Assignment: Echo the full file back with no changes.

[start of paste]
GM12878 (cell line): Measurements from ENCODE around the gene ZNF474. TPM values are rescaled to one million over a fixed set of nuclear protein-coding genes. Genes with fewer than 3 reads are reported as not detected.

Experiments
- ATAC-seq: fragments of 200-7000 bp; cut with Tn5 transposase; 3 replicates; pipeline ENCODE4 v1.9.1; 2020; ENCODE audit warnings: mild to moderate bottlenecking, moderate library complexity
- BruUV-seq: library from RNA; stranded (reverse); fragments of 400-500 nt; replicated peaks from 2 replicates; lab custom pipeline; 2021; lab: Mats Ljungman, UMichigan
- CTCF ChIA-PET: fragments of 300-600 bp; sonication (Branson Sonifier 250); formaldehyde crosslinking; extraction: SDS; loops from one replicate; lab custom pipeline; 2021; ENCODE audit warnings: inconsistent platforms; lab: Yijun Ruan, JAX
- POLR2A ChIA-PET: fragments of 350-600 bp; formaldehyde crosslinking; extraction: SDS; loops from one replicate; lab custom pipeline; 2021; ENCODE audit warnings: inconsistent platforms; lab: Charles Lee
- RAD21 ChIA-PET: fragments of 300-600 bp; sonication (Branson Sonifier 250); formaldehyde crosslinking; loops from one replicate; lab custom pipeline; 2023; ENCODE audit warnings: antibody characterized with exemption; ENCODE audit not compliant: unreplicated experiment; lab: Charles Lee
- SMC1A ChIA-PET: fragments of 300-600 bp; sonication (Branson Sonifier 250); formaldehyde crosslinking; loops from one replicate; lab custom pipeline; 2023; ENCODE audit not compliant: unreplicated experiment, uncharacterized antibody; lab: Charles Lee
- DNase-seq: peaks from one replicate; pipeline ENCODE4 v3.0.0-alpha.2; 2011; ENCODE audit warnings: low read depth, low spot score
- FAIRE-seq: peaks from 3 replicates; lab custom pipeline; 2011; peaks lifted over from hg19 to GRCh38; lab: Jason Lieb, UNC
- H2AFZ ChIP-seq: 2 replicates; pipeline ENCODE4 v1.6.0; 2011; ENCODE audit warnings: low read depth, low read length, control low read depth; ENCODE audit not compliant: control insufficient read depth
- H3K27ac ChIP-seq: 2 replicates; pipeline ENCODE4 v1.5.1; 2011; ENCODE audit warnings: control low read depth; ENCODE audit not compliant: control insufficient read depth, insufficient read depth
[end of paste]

GM12878 (cell line): Measurements from ENCODE around the gene ZNF474. TPM values are rescaled to one million over a fixed set of nuclear protein-coding genes. Genes with fewer than 3 reads are reported as not detected.

Experiments
- ATAC-seq: fragments of 200-7000 bp; cut with Tn5 transposase; 3 replicates; pipeline ENCODE4 v1.9.1; 2020; ENCODE audit warnings: mild to moderate bottlenecking, moderate library complexity
- BruUV-seq: library from RNA; stranded (reverse); fragments of 400-500 nt; replicated peaks from 2 replicates; lab custom pipeline; 2021; lab: Mats Ljungman, UMichigan
- CTCF ChIA-PET: fragments of 300-600 bp; sonication (Branson Sonifier 250); formaldehyde crosslinking; extraction: SDS; loops from one replicate; lab custom pipeline; 2021; ENCODE audit warnings: inconsistent platforms; lab: Yijun Ruan, JAX
- POLR2A ChIA-PET: fragments of 350-600 bp; formaldehyde crosslinking; extraction: SDS; loops from one replicate; lab custom pipeline; 2021; ENCODE audit warnings: inconsistent platforms; lab: Charles Lee
- RAD21 ChIA-PET: fragments of 300-600 bp; sonication (Branson Sonifier 250); formaldehyde crosslinking; loops from one replicate; lab custom pipeline; 2023; ENCODE audit warnings: antibody characterized with exemption; ENCODE audit not compliant: unreplicated experiment; lab: Charles Lee
- SMC1A ChIA-PET: fragments of 300-600 bp; sonication (Branson Sonifier 250); formaldehyde crosslinking; loops from one replicate; lab custom pipeline; 2023; ENCODE audit not compliant: unreplicated experiment, uncharacterized antibody; lab: Charles Lee
- DNase-seq: peaks from one replicate; pipeline ENCODE4 v3.0.0-alpha.2; 2011; ENCODE audit warnings: low read depth, low spot score
- FAIRE-seq: peaks from 3 replicates; lab custom pipeline; 2011; peaks lifted over from hg19 to GRCh38; lab: Jason Lieb, UNC
- H2AFZ ChIP-seq: 2 replicates; pipeline ENCODE4 v1.6.0; 2011; ENCODE audit warnings: low read depth, low read length, control low read depth; ENCODE audit not compliant: control insufficient read depth
- H3K27ac ChIP-seq: 2 replicates; pipeline ENCODE4 v1.5.1; 2011; ENCODE audit warnings: control low read depth; ENCODE audit not compliant: control insufficient read depth, insufficient read depth